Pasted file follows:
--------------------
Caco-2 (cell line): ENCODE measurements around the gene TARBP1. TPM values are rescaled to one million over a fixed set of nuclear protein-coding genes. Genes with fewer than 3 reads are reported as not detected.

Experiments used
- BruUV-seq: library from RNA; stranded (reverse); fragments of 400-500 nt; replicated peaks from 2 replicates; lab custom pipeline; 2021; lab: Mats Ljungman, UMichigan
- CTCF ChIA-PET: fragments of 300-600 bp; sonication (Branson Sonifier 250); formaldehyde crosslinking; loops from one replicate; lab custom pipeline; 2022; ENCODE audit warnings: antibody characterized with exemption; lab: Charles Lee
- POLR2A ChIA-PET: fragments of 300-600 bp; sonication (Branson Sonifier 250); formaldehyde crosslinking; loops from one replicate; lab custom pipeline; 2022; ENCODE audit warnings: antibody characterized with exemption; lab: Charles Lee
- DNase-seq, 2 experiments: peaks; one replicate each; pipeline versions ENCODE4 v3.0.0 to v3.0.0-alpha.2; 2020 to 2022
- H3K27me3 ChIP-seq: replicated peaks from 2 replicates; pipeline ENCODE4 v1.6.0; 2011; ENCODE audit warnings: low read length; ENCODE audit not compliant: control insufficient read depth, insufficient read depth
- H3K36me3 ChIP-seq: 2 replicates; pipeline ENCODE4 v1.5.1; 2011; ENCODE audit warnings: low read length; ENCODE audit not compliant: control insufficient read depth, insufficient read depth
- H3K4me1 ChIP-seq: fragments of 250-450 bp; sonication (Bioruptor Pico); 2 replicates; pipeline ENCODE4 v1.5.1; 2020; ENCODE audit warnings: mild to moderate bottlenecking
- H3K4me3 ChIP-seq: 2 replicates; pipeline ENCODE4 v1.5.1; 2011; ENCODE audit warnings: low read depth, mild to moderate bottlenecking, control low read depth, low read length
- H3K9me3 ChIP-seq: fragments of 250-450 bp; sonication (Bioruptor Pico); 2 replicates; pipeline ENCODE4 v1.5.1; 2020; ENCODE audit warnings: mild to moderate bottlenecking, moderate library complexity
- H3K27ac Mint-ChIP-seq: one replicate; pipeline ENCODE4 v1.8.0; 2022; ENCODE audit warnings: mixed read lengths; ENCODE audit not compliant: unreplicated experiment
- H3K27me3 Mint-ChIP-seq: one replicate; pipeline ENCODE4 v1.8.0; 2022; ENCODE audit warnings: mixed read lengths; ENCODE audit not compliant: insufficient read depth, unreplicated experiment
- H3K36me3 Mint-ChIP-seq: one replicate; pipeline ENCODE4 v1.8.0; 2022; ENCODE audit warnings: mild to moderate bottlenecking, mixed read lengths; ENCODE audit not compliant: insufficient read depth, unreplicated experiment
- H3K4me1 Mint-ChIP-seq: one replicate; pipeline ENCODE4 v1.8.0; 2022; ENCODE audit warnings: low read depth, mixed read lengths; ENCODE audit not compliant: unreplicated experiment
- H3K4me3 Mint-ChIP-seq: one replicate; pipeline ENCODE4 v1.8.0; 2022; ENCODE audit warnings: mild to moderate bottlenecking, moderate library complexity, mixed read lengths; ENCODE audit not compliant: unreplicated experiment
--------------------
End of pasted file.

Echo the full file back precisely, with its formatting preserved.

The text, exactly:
Caco-2 (cell line): ENCODE measurements around the gene TARBP1. TPM values are rescaled to one million over a fixed set of nuclear protein-coding genes. Genes with fewer than 3 reads are reported as not detected.

Experiments used
- BruUV-seq: library from RNA; stranded (reverse); fragments of 400-500 nt; replicated peaks from 2 replicates; lab custom pipeline; 2021; lab: Mats Ljungman, UMichigan
- CTCF ChIA-PET: fragments of 300-600 bp; sonication (Branson Sonifier 250); formaldehyde crosslinking; loops from one replicate; lab custom pipeline; 2022; ENCODE audit warnings: antibody characterized with exemption; lab: Charles Lee
- POLR2A ChIA-PET: fragments of 300-600 bp; sonication (Branson Sonifier 250); formaldehyde crosslinking; loops from one replicate; lab custom pipeline; 2022; ENCODE audit warnings: antibody characterized with exemption; lab: Charles Lee
- DNase-seq, 2 experiments: peaks; one replicate each; pipeline versions ENCODE4 v3.0.0 to v3.0.0-alpha.2; 2020 to 2022
- H3K27me3 ChIP-seq: replicated peaks from 2 replicates; pipeline ENCODE4 v1.6.0; 2011; ENCODE audit warnings: low read length; ENCODE audit not compliant: control insufficient read depth, insufficient read depth
- H3K36me3 ChIP-seq: 2 replicates; pipeline ENCODE4 v1.5.1; 2011; ENCODE audit warnings: low read length; ENCODE audit not compliant: control insufficient read depth, insufficient read depth
- H3K4me1 ChIP-seq: fragments of 250-450 bp; sonication (Bioruptor Pico); 2 replicates; pipeline ENCODE4 v1.5.1; 2020; ENCODE audit warnings: mild to moderate bottlenecking
- H3K4me3 ChIP-seq: 2 replicates; pipeline ENCODE4 v1.5.1; 2011; ENCODE audit warnings: low read depth, mild to moderate bottlenecking, control low read depth, low read length
- H3K9me3 ChIP-seq: fragments of 250-450 bp; sonication (Bioruptor Pico); 2 replicates; pipeline ENCODE4 v1.5.1; 2020; ENCODE audit warnings: mild to moderate bottlenecking, moderate library complexity
- H3K27ac Mint-ChIP-seq: one replicate; pipeline ENCODE4 v1.8.0; 2022; ENCODE audit warnings: mixed read lengths; ENCODE audit not compliant: unreplicated experiment
- H3K27me3 Mint-ChIP-seq: one replicate; pipeline ENCODE4 v1.8.0; 2022; ENCODE audit warnings: mixed read lengths; ENCODE audit not compliant: insufficient read depth, unreplicated experiment
- H3K36me3 Mint-ChIP-seq: one replicate; pipeline ENCODE4 v1.8.0; 2022; ENCODE audit warnings: mild to moderate bottlenecking, mixed read lengths; ENCODE audit not compliant: insufficient read depth, unreplicated experiment
- H3K4me1 Mint-ChIP-seq: one replicate; pipeline ENCODE4 v1.8.0; 2022; ENCODE audit warnings: low read depth, mixed read lengths; ENCODE audit not compliant: unreplicated experiment
- H3K4me3 Mint-ChIP-seq: one replicate; pipeline ENCODE4 v1.8.0; 2022; ENCODE audit warnings: mild to moderate bottlenecking, moderate library complexity, mixed read lengths; ENCODE audit not compliant: unreplicated experiment